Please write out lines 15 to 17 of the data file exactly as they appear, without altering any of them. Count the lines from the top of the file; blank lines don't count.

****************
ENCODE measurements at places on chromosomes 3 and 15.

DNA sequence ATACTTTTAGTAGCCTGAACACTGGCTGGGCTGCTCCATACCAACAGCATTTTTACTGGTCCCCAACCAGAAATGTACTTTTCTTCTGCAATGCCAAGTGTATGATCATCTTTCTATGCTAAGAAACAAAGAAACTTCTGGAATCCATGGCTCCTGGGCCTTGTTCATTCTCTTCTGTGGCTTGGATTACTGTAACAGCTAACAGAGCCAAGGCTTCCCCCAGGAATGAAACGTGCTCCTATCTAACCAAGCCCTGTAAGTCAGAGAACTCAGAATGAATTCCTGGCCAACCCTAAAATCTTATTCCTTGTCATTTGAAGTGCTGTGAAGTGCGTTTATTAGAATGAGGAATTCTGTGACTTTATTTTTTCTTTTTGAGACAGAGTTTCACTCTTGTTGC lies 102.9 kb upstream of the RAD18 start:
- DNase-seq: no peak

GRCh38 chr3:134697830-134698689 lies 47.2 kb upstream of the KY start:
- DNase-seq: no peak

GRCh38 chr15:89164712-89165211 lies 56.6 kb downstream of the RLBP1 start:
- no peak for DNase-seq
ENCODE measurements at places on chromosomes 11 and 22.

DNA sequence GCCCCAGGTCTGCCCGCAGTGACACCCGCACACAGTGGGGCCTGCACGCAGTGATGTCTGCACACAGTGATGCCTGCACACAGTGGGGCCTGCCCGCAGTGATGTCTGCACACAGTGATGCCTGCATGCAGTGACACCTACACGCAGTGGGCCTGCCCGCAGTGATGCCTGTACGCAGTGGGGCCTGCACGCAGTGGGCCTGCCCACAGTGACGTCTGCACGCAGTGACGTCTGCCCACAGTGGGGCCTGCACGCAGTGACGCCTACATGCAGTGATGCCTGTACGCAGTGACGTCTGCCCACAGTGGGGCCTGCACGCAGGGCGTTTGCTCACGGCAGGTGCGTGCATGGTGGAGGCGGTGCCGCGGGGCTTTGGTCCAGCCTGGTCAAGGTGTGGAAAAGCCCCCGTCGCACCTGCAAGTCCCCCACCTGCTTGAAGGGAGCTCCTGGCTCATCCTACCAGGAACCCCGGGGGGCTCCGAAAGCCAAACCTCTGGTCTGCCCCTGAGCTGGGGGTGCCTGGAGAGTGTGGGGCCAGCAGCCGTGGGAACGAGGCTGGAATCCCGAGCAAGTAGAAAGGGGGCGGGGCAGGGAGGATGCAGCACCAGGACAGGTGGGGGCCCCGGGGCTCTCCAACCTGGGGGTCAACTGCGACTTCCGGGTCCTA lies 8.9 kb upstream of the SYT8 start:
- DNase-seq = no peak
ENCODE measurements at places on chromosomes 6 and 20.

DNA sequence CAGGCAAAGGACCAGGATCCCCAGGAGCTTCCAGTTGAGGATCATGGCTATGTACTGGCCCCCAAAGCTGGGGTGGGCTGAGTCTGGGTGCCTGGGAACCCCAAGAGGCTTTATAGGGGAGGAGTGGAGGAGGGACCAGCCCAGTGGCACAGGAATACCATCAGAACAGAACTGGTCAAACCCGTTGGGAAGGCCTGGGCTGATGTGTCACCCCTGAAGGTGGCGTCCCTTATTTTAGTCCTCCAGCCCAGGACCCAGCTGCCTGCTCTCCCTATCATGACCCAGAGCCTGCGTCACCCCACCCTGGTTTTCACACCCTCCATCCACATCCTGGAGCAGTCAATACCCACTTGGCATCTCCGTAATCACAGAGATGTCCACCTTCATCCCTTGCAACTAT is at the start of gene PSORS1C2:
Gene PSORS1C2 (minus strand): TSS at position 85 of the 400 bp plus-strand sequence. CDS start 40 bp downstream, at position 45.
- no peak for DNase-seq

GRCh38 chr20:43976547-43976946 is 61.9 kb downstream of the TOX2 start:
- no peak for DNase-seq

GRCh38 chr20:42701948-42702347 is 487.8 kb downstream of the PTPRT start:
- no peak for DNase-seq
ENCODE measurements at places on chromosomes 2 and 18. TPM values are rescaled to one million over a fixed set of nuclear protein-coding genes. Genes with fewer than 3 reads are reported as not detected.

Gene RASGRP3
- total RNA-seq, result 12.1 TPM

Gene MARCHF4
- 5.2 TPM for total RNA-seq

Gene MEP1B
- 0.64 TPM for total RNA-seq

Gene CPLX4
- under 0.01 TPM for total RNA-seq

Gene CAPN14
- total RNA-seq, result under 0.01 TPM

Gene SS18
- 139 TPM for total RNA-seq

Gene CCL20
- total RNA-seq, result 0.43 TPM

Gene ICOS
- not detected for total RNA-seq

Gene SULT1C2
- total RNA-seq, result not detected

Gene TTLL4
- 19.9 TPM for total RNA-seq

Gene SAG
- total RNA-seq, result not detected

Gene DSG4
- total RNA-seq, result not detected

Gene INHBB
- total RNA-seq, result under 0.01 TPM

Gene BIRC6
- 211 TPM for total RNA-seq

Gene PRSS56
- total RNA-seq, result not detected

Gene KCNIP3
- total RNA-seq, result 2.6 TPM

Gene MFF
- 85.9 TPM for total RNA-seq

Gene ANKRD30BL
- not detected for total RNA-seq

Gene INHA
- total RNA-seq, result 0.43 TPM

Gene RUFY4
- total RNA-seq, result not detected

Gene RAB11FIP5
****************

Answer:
GRCh38 chr20:43976547-43976946 is 61.9 kb downstream of the TOX2 start:
- no peak for DNase-seq

GRCh38 chr20:42701948-42702347 is 487.8 kb downstream of the PTPRT start: